Worried that the plots of prime time TV dramas which feature domestic violence, such as slapping and other physical abuse of family members, may have a negative impact on viewers, a committee under the Ministry of the Interior has proposed adding a warning notice before such episodes are aired.
However, anti-domestic violence activists were less enthusiastic about the proposed policy and its actual impact.
“The idea was suggested by a participant in a routine committee meeting at the end of December, and as part of our routine practice, we forwarded the proposal to the relevant government institution, which is the National Communications Commission [NCC],” said Lee Mei-chen (李美珍), executive secretary of the Domestic Violence and Sexual Assault Prevention Committee (DSPC). “The policy proposal is not set yet as we’re awaiting a reply from the commission. It will be further discussed in our next meeting at the end of March.”
In a letter delivered to the commission, the DSPC said that domestic violence featured in television dramas “already constitute criminal offenses” and may “mislead the viewers to perform such acts that are in violation of the law and sabotage relationships between family members.”
The committee suggested that the commission ask TV stations to add a warning before such episodes, or show domestic violence-prevention videos after such programs.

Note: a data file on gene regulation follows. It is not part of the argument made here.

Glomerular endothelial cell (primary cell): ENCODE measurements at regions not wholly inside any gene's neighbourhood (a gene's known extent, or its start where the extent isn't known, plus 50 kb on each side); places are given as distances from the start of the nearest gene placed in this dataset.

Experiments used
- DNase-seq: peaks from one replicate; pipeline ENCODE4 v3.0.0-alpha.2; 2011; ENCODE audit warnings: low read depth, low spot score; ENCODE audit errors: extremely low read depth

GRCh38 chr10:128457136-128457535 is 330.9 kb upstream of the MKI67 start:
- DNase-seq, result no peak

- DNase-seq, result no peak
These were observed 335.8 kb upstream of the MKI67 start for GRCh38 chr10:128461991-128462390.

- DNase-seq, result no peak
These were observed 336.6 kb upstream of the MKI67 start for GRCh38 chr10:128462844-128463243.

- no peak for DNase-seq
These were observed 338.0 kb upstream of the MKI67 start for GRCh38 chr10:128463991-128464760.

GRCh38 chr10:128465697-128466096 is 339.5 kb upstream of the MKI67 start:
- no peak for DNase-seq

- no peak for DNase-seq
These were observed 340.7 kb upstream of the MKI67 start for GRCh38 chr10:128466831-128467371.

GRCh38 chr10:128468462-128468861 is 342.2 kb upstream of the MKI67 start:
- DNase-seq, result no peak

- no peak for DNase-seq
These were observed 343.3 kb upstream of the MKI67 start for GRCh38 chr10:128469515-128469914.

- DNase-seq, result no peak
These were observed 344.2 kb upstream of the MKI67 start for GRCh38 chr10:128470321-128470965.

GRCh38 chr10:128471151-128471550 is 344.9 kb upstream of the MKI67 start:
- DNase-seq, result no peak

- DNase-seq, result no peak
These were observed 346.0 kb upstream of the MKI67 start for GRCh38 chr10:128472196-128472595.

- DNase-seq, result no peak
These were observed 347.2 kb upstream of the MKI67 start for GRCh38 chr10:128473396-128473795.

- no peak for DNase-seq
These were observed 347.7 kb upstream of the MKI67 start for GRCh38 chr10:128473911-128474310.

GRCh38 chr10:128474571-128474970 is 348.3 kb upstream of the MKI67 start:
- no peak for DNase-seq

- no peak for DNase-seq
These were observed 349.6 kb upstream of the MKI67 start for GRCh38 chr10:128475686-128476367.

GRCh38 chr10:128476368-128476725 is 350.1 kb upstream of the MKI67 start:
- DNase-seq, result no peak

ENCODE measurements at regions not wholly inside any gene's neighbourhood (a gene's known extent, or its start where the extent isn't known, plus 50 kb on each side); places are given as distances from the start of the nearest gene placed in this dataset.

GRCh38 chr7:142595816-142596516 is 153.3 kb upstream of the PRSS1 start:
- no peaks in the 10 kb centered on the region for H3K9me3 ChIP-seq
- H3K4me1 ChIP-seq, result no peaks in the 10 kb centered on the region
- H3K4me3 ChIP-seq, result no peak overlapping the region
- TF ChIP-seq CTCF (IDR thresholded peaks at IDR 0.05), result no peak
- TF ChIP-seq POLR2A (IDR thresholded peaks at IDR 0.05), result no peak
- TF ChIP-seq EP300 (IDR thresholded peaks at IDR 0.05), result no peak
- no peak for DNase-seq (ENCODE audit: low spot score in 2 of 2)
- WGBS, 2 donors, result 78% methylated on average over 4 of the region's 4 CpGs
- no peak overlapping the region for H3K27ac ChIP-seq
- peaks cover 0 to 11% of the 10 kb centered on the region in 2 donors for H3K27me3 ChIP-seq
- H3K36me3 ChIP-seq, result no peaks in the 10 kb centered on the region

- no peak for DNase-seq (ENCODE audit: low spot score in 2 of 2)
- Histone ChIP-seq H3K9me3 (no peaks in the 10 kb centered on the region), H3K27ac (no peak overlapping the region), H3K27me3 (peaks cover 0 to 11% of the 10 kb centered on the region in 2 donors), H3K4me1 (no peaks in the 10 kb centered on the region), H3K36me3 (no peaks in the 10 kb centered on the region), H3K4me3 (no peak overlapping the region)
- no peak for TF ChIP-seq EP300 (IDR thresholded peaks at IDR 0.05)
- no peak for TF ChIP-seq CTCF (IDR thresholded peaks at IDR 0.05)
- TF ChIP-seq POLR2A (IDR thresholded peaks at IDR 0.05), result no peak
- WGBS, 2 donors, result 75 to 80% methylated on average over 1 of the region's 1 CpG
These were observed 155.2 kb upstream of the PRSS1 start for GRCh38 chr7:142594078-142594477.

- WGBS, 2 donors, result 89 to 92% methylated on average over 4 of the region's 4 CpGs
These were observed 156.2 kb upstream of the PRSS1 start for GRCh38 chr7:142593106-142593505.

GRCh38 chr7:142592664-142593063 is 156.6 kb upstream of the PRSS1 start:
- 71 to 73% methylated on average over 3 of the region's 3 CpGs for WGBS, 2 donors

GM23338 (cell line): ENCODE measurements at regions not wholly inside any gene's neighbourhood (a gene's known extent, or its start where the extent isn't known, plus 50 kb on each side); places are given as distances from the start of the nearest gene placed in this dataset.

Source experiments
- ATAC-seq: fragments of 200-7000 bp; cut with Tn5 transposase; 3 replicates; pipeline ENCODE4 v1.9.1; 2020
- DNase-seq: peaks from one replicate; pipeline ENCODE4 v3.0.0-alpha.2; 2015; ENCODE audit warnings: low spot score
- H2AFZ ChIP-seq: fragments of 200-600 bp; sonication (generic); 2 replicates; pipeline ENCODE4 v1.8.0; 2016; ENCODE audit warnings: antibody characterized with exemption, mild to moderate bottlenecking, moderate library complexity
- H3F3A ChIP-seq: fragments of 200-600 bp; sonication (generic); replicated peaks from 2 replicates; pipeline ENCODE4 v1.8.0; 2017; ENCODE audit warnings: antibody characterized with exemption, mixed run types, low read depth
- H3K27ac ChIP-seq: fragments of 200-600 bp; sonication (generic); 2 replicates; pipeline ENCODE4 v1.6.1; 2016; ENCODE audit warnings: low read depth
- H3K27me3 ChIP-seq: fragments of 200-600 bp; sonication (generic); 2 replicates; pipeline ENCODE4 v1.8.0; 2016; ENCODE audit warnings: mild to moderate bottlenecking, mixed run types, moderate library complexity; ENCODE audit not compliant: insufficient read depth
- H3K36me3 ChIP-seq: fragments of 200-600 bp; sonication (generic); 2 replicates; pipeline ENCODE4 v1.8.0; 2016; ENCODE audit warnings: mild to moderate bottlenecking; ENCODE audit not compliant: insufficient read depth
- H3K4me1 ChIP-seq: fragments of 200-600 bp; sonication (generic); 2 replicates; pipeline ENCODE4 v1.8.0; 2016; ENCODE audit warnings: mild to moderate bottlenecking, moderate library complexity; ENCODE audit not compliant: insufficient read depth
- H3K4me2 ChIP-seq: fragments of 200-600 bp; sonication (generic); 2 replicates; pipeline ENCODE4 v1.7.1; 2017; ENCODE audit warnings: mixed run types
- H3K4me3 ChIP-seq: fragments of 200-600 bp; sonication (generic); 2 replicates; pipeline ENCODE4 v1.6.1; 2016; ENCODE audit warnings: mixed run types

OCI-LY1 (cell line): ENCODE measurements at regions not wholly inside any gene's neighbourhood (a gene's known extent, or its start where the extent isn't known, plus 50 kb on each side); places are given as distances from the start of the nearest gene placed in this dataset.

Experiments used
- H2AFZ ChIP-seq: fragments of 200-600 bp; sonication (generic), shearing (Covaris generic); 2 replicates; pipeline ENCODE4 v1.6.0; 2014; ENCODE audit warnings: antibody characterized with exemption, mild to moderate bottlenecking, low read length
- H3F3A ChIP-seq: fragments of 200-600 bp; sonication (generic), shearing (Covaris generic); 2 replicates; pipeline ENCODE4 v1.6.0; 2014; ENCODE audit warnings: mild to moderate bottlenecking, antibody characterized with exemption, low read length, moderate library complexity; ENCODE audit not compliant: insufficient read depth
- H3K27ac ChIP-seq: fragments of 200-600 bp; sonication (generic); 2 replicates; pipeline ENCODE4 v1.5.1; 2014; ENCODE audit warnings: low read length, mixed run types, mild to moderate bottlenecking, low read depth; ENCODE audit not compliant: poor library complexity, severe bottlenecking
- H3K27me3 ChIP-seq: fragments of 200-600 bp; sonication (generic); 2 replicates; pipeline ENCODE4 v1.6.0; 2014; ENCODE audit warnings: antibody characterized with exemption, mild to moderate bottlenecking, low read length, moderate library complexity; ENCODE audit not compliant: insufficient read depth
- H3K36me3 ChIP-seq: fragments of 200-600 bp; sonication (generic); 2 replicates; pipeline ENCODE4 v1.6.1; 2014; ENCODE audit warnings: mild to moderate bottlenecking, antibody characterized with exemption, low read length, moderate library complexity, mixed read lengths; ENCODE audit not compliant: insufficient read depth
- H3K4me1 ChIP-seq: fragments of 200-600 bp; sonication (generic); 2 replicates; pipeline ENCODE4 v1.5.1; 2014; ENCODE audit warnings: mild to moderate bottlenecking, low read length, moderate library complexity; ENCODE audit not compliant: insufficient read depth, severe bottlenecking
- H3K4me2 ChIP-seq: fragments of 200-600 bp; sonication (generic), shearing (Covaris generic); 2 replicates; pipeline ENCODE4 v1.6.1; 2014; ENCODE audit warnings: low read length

However, activists raised doubts about the proposal.
“Certainly the DSPC made the suggestion out of good intentions, but when you are campaigning for something, you must take into consideration the countereffects of the campaign strategy,” said Chi Hui-jung (紀惠容), executive director of the Garden of Hope Foundation. “I think both the screenwriters and the audience would not be too happy if a show is interrupted with such warnings, and it would be hard not to be upset about it.”
She suggested that instead of adding a warning to the end of such episodes, the DSPC could discuss removing such plots from dramas with screenwriters.
“I think it’s more important to deal with the production process rather than the end product,” Chi said.
Taipei Women’s Rescue Foundation executive director Kang Shu-hua (康淑華) holds a similar view.
“Warnings may be effective, but it should be the last resort,” Kang said. “It would be more effective if we could put in place a strict TV show classification system like we’re doing with movies, so that dramas with inappropriate content cannot be aired during prime time from 6pm to 10pm.”